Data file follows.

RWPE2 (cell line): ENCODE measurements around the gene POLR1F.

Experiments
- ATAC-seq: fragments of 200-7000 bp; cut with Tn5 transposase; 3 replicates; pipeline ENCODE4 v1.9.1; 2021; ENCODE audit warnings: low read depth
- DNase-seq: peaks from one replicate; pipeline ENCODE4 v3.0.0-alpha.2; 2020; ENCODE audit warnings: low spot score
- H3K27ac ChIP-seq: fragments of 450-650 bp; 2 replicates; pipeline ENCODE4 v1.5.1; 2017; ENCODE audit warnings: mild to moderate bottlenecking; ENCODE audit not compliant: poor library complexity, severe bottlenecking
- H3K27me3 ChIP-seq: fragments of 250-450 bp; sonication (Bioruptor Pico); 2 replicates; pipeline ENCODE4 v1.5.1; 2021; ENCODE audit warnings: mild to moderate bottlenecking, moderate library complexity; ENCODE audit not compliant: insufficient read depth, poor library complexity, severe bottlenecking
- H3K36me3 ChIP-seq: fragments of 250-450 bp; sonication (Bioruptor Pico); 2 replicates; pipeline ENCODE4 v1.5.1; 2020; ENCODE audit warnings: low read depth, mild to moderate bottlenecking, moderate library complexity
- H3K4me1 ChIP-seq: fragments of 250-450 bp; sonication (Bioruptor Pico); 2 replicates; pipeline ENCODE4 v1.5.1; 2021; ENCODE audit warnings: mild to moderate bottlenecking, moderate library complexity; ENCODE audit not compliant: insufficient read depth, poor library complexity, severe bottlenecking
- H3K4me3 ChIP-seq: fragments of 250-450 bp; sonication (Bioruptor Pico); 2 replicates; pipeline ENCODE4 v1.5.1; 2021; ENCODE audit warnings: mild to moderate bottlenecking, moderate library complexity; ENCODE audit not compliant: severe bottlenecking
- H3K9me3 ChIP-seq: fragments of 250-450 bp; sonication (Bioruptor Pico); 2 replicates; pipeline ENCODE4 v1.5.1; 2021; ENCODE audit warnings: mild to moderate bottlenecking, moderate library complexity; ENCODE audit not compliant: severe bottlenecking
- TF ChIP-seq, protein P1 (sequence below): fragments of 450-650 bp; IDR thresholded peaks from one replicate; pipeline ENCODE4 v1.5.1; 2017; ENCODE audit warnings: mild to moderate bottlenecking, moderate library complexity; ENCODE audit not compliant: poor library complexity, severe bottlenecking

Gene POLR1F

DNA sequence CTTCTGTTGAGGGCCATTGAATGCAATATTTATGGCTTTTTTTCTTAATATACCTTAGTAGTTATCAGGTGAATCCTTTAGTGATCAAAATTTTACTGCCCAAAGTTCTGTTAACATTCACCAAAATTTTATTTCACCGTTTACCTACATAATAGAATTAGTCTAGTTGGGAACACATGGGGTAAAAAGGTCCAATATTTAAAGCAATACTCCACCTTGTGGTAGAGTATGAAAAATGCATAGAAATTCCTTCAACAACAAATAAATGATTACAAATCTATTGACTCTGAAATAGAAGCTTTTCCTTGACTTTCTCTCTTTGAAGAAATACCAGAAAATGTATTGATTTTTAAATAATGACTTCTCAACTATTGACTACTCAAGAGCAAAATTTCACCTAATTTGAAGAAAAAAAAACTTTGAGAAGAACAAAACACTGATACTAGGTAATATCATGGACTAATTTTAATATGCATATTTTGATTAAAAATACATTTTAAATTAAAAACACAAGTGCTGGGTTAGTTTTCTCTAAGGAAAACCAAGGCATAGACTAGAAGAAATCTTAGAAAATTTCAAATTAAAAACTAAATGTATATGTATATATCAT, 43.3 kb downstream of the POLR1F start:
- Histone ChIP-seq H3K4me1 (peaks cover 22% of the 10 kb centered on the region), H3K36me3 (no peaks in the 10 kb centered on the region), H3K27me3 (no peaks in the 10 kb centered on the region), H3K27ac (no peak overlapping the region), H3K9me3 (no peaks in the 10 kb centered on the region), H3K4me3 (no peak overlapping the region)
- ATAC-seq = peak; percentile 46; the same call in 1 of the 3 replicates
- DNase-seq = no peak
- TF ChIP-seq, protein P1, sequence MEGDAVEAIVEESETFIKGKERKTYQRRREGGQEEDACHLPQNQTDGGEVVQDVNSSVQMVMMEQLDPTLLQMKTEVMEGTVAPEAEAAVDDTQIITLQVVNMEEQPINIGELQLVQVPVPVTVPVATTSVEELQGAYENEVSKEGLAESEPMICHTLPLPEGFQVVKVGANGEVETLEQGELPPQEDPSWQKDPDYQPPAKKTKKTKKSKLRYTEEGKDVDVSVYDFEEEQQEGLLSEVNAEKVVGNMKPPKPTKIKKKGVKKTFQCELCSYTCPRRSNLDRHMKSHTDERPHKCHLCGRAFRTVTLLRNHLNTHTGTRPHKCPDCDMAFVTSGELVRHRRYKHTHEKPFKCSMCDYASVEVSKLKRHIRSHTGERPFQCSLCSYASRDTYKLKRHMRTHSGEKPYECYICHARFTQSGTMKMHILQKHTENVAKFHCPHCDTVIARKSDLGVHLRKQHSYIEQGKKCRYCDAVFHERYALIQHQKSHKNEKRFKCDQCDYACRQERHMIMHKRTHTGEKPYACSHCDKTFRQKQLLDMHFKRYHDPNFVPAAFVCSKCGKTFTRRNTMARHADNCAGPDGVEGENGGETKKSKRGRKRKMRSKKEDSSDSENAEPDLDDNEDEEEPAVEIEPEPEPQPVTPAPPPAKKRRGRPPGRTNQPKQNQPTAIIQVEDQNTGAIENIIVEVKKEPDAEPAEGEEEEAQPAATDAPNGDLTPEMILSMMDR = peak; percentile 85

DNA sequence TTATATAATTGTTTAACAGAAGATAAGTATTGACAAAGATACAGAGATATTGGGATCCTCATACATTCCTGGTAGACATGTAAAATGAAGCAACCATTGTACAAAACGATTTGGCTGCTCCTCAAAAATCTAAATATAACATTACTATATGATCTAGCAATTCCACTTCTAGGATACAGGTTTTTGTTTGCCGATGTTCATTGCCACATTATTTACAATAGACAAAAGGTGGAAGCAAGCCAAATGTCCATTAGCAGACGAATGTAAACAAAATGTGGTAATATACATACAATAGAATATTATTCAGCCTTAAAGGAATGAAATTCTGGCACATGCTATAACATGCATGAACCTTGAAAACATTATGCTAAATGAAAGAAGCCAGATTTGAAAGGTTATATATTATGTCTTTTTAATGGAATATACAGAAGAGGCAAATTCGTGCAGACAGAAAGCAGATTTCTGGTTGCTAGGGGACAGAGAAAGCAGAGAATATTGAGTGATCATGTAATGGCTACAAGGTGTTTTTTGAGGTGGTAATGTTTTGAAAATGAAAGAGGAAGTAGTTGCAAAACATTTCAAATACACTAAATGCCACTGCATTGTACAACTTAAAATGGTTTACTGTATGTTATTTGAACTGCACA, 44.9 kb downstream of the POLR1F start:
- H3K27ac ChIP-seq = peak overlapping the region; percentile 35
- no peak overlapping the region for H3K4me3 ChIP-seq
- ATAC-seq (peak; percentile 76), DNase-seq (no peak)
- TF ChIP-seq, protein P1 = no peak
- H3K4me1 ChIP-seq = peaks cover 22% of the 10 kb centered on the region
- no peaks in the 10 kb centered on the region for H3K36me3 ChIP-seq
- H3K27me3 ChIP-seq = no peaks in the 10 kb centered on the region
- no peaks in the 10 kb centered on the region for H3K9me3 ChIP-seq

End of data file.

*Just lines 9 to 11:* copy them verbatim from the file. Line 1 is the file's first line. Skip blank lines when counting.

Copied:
- H3K4me3 ChIP-seq: fragments of 250-450 bp; sonication (Bioruptor Pico); 2 replicates; pipeline ENCODE4 v1.5.1; 2021; ENCODE audit warnings: mild to moderate bottlenecking, moderate library complexity; ENCODE audit not compliant: severe bottlenecking
- H3K9me3 ChIP-seq: fragments of 250-450 bp; sonication (Bioruptor Pico); 2 replicates; pipeline ENCODE4 v1.5.1; 2021; ENCODE audit warnings: mild to moderate bottlenecking, moderate library complexity; ENCODE audit not compliant: severe bottlenecking
- TF ChIP-seq, protein P1 (sequence below): fragments of 450-650 bp; IDR thresholded peaks from one replicate; pipeline ENCODE4 v1.5.1; 2017; ENCODE audit warnings: mild to moderate bottlenecking, moderate library complexity; ENCODE audit not compliant: poor library complexity, severe bottlenecking